BAGHDAD: Tensions flared between Iraq and Sweden on Thursday over a Stockholm protest in which a man stomped on the Holy Quran, weeks after he had burnt pages of Islam’s holy book, sparking widespread Muslim anger.
News that Swedish authorities would permit the protest to proceed on free speech grounds had led hundreds of Iraqis to storm and torch Sweden’s Baghdad embassy in a chaotic pre-dawn attack.
Iraq’s government condemned the attack, but retaliated against the protest in Sweden by expelling its ambassador, vowing to sever ties and suspending the operating licence of Swedish telecom giant Ericsson.
Around the time of the protest outside the Iraqi embassy in Stockholm, Iraqi Prime Minister Mohamed Shia al-Sudani “instructed the Swedish ambassador in Baghdad to leave Iraqi territory”.
Pakistan condemns latest act of sacrilege
The decision was “prompted by the Swedish government’s repeated permission for the burning of the Holy Quran, insulting Islamic sanctities and the burning of the Iraqi flag”, his office said.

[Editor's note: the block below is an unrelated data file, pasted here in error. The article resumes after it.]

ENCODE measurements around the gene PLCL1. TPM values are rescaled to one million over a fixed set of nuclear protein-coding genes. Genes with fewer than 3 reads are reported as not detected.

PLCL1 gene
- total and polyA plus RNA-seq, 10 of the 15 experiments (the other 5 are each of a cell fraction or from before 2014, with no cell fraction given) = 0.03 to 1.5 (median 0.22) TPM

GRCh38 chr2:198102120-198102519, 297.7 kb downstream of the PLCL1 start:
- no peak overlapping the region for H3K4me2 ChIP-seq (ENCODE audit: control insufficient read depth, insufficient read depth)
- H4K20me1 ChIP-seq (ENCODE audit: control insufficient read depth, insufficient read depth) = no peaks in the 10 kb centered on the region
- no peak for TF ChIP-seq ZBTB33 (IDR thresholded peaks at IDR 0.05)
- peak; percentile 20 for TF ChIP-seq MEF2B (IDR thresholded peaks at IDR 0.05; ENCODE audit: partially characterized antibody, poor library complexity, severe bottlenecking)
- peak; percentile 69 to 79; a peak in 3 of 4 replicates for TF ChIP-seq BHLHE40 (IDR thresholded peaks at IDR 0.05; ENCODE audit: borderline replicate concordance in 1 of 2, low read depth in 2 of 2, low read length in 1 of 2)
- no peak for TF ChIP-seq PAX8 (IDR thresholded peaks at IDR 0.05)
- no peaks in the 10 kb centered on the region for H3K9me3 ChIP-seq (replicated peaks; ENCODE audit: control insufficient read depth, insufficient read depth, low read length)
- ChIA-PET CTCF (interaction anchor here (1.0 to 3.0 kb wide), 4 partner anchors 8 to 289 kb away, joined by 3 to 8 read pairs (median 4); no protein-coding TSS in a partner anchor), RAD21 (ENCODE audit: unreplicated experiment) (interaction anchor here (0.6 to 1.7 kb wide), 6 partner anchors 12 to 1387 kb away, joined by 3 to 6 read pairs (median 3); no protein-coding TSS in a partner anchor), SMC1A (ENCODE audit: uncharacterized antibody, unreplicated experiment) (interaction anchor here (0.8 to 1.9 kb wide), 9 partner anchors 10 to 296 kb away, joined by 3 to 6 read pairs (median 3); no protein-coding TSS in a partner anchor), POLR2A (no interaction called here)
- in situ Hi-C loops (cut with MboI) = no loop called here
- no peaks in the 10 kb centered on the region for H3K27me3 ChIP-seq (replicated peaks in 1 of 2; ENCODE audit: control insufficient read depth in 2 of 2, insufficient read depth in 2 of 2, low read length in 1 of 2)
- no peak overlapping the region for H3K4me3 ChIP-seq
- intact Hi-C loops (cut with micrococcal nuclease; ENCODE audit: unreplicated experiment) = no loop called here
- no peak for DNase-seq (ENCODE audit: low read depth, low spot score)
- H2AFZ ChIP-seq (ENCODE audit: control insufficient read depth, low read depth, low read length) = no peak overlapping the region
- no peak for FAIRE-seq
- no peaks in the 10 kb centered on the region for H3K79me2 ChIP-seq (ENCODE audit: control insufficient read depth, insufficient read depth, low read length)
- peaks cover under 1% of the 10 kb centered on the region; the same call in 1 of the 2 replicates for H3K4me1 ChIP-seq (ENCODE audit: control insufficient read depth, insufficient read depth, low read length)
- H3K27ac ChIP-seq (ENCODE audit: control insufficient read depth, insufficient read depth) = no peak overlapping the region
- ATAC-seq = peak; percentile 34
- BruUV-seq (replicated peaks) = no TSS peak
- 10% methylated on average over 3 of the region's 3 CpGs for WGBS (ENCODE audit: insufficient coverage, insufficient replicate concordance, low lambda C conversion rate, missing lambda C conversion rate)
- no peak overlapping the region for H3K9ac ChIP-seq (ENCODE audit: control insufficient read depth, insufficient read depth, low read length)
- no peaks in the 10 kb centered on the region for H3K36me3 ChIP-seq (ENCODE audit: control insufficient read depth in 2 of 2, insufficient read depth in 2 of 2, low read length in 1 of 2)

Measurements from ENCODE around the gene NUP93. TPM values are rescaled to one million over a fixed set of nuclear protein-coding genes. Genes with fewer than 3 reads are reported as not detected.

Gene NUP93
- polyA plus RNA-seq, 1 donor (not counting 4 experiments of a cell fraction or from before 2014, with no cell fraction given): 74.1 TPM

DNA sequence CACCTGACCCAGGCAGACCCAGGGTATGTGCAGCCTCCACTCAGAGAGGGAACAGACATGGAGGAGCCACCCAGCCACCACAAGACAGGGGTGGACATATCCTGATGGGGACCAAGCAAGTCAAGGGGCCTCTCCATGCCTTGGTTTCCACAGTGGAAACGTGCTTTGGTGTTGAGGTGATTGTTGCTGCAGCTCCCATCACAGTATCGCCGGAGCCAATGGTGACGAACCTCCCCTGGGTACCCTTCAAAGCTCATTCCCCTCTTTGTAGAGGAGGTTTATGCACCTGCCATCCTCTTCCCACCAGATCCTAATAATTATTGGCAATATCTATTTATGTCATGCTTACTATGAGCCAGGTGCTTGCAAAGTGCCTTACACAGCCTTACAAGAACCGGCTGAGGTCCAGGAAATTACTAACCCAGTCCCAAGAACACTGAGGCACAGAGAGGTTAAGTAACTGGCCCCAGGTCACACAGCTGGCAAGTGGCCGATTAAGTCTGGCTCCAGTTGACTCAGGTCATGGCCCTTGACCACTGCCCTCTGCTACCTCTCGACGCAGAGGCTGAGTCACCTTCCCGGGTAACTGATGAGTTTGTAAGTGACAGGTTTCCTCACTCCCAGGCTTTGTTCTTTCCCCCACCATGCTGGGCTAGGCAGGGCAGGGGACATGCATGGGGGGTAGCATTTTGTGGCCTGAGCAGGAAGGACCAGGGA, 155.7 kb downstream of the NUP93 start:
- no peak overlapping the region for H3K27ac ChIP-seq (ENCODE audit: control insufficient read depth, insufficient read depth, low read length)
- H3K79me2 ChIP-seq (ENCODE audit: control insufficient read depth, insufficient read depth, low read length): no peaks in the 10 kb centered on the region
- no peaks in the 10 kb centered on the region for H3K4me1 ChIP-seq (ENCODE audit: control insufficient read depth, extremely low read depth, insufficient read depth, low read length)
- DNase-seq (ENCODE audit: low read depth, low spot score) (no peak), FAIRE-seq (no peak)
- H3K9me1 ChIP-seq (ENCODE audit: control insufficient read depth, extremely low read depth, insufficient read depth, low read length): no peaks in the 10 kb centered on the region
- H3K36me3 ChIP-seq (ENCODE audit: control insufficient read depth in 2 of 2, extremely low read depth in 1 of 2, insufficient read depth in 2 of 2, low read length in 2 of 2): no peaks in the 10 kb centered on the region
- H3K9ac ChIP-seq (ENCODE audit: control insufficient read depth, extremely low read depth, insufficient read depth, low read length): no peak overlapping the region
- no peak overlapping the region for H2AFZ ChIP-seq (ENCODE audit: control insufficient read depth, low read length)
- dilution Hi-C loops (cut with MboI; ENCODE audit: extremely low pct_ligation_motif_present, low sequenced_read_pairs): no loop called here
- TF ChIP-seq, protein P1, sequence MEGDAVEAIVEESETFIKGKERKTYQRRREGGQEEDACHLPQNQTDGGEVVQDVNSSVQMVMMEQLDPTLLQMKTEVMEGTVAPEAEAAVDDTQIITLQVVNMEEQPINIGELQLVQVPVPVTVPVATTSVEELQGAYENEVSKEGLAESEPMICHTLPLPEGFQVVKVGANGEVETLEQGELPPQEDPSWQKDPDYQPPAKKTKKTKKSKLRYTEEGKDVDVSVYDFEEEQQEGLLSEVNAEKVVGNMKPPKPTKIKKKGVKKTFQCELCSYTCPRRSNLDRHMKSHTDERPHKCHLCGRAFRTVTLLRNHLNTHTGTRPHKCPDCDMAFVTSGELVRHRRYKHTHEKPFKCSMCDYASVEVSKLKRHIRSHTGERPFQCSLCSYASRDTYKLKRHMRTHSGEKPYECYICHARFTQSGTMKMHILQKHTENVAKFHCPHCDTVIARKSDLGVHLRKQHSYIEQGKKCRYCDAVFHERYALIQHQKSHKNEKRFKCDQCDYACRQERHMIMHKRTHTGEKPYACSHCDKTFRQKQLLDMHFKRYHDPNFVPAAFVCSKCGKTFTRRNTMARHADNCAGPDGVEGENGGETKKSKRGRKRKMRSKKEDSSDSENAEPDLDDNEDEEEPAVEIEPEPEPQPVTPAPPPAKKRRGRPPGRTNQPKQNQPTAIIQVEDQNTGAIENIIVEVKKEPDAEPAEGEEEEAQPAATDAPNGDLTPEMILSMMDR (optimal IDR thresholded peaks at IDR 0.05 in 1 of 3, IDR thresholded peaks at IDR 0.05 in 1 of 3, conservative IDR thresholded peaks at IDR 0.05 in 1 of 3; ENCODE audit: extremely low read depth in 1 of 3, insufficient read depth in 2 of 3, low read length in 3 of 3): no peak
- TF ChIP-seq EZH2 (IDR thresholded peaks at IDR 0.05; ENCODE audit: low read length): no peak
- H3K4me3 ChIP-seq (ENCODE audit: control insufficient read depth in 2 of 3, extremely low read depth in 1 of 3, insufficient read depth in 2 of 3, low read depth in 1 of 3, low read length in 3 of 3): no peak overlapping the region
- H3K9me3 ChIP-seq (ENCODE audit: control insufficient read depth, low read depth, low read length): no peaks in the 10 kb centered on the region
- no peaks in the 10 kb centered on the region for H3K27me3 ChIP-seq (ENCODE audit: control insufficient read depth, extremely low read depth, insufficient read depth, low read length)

Advance news of the planned Stockholm protest had prompted hundreds to mass at its Baghdad embassy overnight before scaling the walls and torching buildings. The protesters clashed with riot police.
Swedish Foreign Minister Tobias Billstrom said Iraq’s charge d’affaires would be summoned. The US also condemned the attack.
Pakistan has also condemned the desecration of the Holy Quran. “Permission to carry out premeditated and provocative acts of religious hatred cannot be justified under the guise of freedom of expression, opinion and protest” a statement issued by Foreign Office spokesperson Mumtaz Zahra Baloch said.
Published in Dawn, July 21st, 2023